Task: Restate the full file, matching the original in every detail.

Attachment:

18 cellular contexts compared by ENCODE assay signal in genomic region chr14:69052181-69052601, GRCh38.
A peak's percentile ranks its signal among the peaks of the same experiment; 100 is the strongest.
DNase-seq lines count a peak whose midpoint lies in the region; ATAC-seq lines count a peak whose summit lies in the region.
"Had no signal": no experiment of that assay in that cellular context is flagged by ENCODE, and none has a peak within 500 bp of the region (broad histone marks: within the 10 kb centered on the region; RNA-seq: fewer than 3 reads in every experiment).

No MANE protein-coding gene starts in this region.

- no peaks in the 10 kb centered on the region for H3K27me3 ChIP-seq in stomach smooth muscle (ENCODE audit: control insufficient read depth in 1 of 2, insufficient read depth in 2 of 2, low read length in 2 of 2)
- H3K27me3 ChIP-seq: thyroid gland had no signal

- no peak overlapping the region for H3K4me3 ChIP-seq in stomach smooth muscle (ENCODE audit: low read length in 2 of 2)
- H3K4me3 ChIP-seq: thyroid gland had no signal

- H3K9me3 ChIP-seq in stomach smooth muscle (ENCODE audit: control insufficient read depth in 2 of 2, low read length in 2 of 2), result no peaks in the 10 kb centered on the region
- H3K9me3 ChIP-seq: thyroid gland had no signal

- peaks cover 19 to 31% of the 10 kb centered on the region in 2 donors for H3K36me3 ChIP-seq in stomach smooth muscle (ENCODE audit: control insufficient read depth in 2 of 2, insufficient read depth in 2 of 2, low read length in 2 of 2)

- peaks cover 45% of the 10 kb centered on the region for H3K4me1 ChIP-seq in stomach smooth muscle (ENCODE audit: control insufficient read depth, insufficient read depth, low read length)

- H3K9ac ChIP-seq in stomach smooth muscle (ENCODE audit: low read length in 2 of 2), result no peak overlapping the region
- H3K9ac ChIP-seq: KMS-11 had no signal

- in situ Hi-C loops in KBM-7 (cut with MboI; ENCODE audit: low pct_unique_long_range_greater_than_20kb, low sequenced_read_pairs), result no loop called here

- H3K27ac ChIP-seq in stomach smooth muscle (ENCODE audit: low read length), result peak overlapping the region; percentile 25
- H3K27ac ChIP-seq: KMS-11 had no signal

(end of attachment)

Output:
18 cellular contexts compared by ENCODE assay signal in genomic region chr14:69052181-69052601, GRCh38.
A peak's percentile ranks its signal among the peaks of the same experiment; 100 is the strongest.
DNase-seq lines count a peak whose midpoint lies in the region; ATAC-seq lines count a peak whose summit lies in the region.
"Had no signal": no experiment of that assay in that cellular context is flagged by ENCODE, and none has a peak within 500 bp of the region (broad histone marks: within the 10 kb centered on the region; RNA-seq: fewer than 3 reads in every experiment).

No MANE protein-coding gene starts in this region.

- no peaks in the 10 kb centered on the region for H3K27me3 ChIP-seq in stomach smooth muscle (ENCODE audit: control insufficient read depth in 1 of 2, insufficient read depth in 2 of 2, low read length in 2 of 2)
- H3K27me3 ChIP-seq: thyroid gland had no signal

- no peak overlapping the region for H3K4me3 ChIP-seq in stomach smooth muscle (ENCODE audit: low read length in 2 of 2)
- H3K4me3 ChIP-seq: thyroid gland had no signal

- H3K9me3 ChIP-seq in stomach smooth muscle (ENCODE audit: control insufficient read depth in 2 of 2, low read length in 2 of 2), result no peaks in the 10 kb centered on the region
- H3K9me3 ChIP-seq: thyroid gland had no signal

- peaks cover 19 to 31% of the 10 kb centered on the region in 2 donors for H3K36me3 ChIP-seq in stomach smooth muscle (ENCODE audit: control insufficient read depth in 2 of 2, insufficient read depth in 2 of 2, low read length in 2 of 2)

- peaks cover 45% of the 10 kb centered on the region for H3K4me1 ChIP-seq in stomach smooth muscle (ENCODE audit: control insufficient read depth, insufficient read depth, low read length)

- H3K9ac ChIP-seq in stomach smooth muscle (ENCODE audit: low read length in 2 of 2), result no peak overlapping the region
- H3K9ac ChIP-seq: KMS-11 had no signal

- in situ Hi-C loops in KBM-7 (cut with MboI; ENCODE audit: low pct_unique_long_range_greater_than_20kb, low sequenced_read_pairs), result no loop called here

- H3K27ac ChIP-seq in stomach smooth muscle (ENCODE audit: low read length), result peak overlapping the region; percentile 25
- H3K27ac ChIP-seq: KMS-11 had no signal